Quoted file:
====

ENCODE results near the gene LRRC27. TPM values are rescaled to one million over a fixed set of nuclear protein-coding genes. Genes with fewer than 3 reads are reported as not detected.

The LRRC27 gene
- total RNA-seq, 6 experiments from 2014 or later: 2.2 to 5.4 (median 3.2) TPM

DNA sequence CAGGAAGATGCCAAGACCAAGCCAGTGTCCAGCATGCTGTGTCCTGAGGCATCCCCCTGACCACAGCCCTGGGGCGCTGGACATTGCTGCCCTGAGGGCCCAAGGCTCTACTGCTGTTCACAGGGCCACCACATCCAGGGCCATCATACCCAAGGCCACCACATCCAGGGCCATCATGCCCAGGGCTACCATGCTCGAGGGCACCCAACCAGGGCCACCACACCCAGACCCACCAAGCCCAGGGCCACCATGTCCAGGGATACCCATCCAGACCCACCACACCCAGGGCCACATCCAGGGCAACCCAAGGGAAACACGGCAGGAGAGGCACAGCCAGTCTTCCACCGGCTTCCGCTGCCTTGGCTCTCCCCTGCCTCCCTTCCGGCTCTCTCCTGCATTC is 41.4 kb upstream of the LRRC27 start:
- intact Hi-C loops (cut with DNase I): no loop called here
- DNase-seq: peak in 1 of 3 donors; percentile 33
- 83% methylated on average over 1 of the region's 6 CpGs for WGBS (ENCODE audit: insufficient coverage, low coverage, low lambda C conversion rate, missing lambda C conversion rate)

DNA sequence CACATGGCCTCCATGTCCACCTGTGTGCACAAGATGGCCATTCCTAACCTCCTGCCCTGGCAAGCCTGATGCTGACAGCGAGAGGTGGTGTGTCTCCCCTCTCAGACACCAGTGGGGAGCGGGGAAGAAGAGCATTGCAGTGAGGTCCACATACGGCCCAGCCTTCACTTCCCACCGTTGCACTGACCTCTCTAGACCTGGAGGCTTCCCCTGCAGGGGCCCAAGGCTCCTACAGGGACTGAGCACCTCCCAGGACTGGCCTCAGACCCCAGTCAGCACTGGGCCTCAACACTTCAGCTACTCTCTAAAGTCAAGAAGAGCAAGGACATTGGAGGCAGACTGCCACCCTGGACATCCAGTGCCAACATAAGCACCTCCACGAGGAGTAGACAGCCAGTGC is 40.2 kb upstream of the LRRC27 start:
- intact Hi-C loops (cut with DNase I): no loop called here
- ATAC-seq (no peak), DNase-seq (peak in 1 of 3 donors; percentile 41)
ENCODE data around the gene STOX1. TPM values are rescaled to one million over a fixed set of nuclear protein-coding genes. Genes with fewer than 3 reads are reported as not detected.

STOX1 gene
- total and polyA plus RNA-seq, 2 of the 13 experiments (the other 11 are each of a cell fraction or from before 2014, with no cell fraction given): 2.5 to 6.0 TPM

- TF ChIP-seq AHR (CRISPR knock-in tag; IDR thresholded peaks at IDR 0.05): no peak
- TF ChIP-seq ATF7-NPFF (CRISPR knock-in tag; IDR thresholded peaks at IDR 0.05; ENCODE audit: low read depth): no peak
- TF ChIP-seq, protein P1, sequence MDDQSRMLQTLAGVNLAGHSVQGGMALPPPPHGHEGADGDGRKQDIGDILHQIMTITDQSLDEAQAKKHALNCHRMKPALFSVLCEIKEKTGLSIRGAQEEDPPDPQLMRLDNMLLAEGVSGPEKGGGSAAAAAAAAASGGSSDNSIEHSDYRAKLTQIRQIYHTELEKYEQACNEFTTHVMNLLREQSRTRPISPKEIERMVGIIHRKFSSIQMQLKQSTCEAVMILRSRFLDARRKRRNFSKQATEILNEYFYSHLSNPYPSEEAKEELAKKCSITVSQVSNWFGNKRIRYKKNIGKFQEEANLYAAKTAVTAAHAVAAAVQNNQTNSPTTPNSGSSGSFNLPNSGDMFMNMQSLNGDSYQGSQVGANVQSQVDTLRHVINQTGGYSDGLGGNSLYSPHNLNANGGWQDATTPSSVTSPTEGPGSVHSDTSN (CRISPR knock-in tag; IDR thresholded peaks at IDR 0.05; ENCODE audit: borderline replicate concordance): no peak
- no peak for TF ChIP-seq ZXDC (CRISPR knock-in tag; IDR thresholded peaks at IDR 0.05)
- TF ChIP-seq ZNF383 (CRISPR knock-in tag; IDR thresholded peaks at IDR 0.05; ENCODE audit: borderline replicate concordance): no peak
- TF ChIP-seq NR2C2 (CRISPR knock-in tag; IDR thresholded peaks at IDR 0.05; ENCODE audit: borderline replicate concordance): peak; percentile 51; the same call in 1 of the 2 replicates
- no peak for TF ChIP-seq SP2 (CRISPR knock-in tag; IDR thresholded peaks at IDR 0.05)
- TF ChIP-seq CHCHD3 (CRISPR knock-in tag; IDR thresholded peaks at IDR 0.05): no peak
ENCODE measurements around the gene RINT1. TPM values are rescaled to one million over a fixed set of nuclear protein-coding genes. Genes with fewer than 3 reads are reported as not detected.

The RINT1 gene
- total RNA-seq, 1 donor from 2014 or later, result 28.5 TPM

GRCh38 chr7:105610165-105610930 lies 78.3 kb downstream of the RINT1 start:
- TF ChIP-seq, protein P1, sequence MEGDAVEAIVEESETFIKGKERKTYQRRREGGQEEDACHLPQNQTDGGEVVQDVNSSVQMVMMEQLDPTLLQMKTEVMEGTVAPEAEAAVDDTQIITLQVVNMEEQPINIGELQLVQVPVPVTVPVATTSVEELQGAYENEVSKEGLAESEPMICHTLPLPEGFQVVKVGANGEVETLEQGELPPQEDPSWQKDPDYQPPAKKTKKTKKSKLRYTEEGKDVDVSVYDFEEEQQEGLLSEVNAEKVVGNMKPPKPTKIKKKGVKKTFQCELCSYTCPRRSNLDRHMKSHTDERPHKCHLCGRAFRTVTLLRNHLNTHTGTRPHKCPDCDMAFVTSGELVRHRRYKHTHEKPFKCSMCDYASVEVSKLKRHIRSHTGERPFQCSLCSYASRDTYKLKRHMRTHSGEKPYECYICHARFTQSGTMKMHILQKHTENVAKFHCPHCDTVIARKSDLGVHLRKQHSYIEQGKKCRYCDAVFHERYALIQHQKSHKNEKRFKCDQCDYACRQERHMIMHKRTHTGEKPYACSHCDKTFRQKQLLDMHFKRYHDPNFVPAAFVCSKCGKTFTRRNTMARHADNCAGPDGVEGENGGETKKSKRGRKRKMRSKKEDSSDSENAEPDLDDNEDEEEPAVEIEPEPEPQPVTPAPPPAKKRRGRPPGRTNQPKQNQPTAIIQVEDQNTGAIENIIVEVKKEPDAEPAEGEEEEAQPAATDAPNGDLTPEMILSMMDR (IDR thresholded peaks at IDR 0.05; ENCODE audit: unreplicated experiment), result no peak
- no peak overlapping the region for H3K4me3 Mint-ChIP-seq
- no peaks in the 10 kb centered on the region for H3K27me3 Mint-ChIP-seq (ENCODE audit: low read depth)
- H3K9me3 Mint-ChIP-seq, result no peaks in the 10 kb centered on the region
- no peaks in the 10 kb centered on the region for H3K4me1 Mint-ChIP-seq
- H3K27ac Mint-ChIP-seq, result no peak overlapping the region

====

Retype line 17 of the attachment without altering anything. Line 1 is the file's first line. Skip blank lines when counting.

- no peak for TF ChIP-seq ZXDC (CRISPR knock-in tag; IDR thresholded peaks at IDR 0.05)